By virtue of railroad connections, St Louis will thus be made the immediate center of Commerce and Manufactures for no less than a million and a half of people — the population of Illinois being over nine hundred thousand, that of Missouri seven hundred thousand — while in ten years, without stretch of the imagination or deviation from the known laws of progression we may expect to see her with a population approaching half a million, and the acknowledged capital and exchange mart of four millions of people.
In accordance with our general custom, and in order to preserve the statistics
310of the Commerce of St. Louis, we present the readers of the Merchants' Magazine with a brief review of the markets for the past year, accompanying which are tables showing the monthly receipts of principal articles of import, a comparitive statement with previous years, the tonnage of the Port of St. Louis, &c. These tables have been compiled with great care to accuracy, and are strictly reliable.
Before entering into a review of each of the important staples of our trade we congratulate our readers that the Commerce of the Port of St. Louis, not withstanding the genera! suspension of business during the months of June and July, in consequence of the high water and inundation of principal shipping points upon the upper rivers, presents a degree of healthfulness truly ghratifying to every citizen having an interest in the rapid improvement which has been made in our commercial resources. Our import tables for the year 1851, will show, compared with the year 1850, a decrease in the receipts of several principal articles of trade; namely: flour, wheat, lead, &c., but an increase in the receipts of a majority of the products of the country tributary to this port.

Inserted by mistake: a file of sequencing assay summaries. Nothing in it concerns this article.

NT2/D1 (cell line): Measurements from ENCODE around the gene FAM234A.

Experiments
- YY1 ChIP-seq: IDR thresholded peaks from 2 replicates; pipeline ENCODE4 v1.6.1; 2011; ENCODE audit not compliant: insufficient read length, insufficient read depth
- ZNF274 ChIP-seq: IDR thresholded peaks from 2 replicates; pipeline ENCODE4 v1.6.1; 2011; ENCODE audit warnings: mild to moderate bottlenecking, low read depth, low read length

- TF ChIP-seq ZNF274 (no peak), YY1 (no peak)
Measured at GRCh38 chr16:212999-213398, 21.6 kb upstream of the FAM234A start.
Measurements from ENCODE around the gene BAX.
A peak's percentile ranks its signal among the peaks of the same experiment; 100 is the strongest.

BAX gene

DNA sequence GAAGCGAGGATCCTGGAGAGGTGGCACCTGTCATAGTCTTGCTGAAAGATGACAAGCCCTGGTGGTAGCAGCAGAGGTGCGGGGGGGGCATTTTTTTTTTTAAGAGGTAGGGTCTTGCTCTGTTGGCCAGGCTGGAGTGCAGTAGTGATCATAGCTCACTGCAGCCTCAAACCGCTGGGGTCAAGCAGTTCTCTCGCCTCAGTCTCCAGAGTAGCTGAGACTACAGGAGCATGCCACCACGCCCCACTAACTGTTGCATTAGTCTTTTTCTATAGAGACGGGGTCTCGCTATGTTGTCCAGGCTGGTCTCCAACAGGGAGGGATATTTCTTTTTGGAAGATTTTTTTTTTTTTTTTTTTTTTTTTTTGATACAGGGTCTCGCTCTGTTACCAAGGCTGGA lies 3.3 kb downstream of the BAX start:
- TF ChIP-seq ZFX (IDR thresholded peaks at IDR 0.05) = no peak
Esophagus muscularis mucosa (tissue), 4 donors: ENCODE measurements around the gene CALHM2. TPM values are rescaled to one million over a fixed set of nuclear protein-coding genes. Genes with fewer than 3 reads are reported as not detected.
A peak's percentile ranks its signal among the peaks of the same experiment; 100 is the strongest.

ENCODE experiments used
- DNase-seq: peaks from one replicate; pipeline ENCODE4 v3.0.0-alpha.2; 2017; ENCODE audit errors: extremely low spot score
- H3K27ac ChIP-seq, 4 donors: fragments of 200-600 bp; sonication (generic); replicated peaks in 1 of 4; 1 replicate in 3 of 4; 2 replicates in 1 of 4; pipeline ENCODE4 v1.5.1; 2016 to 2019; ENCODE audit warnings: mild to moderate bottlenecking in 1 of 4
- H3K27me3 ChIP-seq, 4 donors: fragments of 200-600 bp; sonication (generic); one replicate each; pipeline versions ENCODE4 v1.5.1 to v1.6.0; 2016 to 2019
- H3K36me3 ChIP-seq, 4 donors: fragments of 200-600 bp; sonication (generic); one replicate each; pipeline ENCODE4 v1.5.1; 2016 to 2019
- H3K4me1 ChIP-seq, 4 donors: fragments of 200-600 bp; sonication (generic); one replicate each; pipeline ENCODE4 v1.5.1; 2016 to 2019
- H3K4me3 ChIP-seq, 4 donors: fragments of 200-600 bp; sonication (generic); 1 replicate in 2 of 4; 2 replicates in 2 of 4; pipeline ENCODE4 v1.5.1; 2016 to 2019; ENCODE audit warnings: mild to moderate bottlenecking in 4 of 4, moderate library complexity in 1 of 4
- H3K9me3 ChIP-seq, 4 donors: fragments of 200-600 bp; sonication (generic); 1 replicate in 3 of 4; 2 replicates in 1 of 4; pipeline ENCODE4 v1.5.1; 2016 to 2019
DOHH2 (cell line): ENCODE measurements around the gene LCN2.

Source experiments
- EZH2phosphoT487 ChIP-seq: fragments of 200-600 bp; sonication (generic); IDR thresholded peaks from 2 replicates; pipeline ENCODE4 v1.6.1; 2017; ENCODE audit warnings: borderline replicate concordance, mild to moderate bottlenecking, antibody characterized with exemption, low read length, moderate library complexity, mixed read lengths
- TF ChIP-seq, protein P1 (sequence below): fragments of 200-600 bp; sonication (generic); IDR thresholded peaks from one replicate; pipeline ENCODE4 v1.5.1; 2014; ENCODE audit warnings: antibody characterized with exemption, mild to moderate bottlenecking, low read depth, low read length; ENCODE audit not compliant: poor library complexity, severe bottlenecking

With these remarks, we shall proceed briefly to review the principal articles of import and comparative prices during the year.
TOBACCO. The receipts of this important staple, exceed the receipts of last year 1,316 hhds. The market has been active throughout the year, and an improvement in prices for the better grades lias been manifested. The respective grades, however, have been superior to those of the previous year. In the following comparative statement, we give the prices for 1850, and a general view of the opening and closing prices for the past year. The various grades that are offered and prices obtained for inferior lugs to good shipping and manufactunng leaf, renders a general view of the comparative prices of each month, nominally speculative. The receipts during the year were 10,371 hhds., of which about 9,500 hhds. were inspected at the two warehouses of our city. About 500 hhds. are at present in store, 250 of which are in the hands of manufacturers and shippers.
|January||$2 00 a 5 50||January||No sales.|
|February||2 50 5 50||February||No sales.|
|March||..... .....||March||$3 00 a 12 00|
|April||..... .....||April||4 45 7 75|
|May||..... .....||May||3 00 12 00|
|June||3 00 a 12 00||June||4 15 13 20|
|July||..... .....||July||4 45 8 45|
|August||..... .....||August||5 50 10 50|
|September||..... .....||September||5 00 13 50|
|October||..... .....||October||5 45 9 35|
|November||..... .....||November||6 00 15 00|
|December||2 25 6 00||December||4 75 8 50|